There are 5,249 households and an average household size of 2.23 people. There are 5,863 housing units, and the median value of owner-occupied housing units is $281,500. Median gross rent is $921.[1]

31.4% of households have children under the age of 18 living with them, 56.4% are married couples living together, 6.5% have a female householder with no husband present, and 34.0% are non-families. 29.8% of all households are made up of individuals and 7.6% have someone living alone who is 65 years of age or older.[citation needed]

Economy

Los Alamos is the fifth-fastest-growing city in New Mexico, after Albuquerque, Rio Rancho, Las Cruces, and Ruidoso.[citation needed]

Principal employers

Los Alamos National Laboratory is the area's largest employer (10,500 employees), and is foundational to the economy of Los Alamos, with an annual budget of about $2.45 billion. Approximately 40% of the laboratory's employees live in Los Alamos, while the remainder commute from Santa Fe, Española, Taos, and Albuquerque.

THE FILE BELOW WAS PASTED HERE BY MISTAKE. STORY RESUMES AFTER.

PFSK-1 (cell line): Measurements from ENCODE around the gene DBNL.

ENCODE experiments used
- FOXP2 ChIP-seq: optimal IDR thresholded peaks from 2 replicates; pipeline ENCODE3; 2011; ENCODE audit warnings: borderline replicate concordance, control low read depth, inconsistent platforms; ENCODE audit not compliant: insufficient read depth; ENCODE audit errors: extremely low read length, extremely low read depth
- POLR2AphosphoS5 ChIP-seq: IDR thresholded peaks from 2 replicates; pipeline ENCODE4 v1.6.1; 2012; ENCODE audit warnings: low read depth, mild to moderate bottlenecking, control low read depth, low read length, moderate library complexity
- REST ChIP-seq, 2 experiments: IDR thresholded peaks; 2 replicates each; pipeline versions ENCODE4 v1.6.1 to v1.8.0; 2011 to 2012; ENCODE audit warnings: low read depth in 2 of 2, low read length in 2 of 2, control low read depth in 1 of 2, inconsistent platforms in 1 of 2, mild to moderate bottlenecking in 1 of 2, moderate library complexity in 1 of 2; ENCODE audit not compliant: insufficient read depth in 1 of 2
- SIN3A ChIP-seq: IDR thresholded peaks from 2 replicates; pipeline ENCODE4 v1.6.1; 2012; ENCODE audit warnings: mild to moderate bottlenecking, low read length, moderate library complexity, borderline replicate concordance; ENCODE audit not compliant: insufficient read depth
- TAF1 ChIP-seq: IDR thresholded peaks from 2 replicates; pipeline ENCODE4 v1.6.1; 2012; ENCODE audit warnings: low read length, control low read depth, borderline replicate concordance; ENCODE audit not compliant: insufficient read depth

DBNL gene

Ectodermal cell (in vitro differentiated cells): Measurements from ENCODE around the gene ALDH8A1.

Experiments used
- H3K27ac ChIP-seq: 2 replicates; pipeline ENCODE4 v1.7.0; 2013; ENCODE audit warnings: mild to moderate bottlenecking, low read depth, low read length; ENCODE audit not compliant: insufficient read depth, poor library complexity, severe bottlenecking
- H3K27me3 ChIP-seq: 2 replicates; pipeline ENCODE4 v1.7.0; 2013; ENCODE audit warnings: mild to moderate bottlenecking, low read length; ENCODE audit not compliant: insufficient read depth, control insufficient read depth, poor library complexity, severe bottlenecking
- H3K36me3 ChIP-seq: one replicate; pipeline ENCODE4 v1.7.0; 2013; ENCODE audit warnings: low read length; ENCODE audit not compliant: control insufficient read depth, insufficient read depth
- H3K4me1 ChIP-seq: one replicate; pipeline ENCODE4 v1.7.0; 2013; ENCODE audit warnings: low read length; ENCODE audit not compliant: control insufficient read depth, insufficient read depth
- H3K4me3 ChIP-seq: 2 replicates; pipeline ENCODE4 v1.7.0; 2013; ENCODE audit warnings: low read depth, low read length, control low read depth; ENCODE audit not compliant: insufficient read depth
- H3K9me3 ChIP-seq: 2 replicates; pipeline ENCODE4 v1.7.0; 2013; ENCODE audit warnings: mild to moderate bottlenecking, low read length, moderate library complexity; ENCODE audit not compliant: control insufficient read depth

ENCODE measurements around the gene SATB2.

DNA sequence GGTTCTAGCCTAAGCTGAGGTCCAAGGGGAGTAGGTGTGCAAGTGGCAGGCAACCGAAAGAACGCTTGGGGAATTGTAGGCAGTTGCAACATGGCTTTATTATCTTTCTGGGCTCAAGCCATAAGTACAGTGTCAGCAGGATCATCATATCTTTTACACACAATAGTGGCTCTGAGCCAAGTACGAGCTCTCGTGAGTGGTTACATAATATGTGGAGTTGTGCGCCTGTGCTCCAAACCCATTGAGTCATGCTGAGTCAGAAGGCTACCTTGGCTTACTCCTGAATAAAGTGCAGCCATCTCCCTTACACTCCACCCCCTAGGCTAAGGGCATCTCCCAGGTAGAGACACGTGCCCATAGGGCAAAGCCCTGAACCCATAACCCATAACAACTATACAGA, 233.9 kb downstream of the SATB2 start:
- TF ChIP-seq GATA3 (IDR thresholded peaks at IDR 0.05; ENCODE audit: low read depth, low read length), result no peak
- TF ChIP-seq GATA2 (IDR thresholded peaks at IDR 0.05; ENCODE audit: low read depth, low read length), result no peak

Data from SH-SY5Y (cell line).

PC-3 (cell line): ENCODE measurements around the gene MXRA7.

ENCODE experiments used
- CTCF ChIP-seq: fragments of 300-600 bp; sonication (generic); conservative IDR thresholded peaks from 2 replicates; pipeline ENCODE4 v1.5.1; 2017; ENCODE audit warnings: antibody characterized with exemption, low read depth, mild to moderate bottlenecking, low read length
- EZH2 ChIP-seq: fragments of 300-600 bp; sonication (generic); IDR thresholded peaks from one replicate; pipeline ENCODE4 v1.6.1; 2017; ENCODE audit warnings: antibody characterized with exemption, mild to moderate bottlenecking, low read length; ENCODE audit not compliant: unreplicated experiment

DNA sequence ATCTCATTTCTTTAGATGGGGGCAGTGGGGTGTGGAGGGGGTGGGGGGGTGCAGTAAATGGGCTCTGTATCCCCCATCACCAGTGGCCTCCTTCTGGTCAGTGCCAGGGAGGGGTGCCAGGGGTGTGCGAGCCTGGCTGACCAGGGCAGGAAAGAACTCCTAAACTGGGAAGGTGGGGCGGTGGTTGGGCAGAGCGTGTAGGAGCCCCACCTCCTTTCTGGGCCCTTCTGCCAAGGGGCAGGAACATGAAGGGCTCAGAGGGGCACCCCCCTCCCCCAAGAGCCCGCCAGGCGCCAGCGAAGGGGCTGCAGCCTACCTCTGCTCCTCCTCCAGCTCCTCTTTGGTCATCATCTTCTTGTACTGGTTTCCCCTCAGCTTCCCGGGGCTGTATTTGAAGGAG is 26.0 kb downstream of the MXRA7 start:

Other major employers in Los Alamos include Smith's Food and Drug, Los Alamos National Bank, Los Alamos Medical Center, National Security Technologies, Los Alamos County, Los Alamos Public Schools, and Del Norte Credit Union.[17]

Sports and Recreation

The geography of Los Alamos lends itself to several sports and recreational activities. Skiing is possible on 10,440 ft. Pajarito Mountain between November and April. Snowshoeing is possible at Valles Caldera National Preserve and other locations weather permitting.

Los Alamos is host to the following sporting events:

  • Tour de Los Alamos (road cycling race)
  • Run the Caldera Marathon
  • Pajarito Punishment (mountain-biking race)
  • Los Alamos Triathlon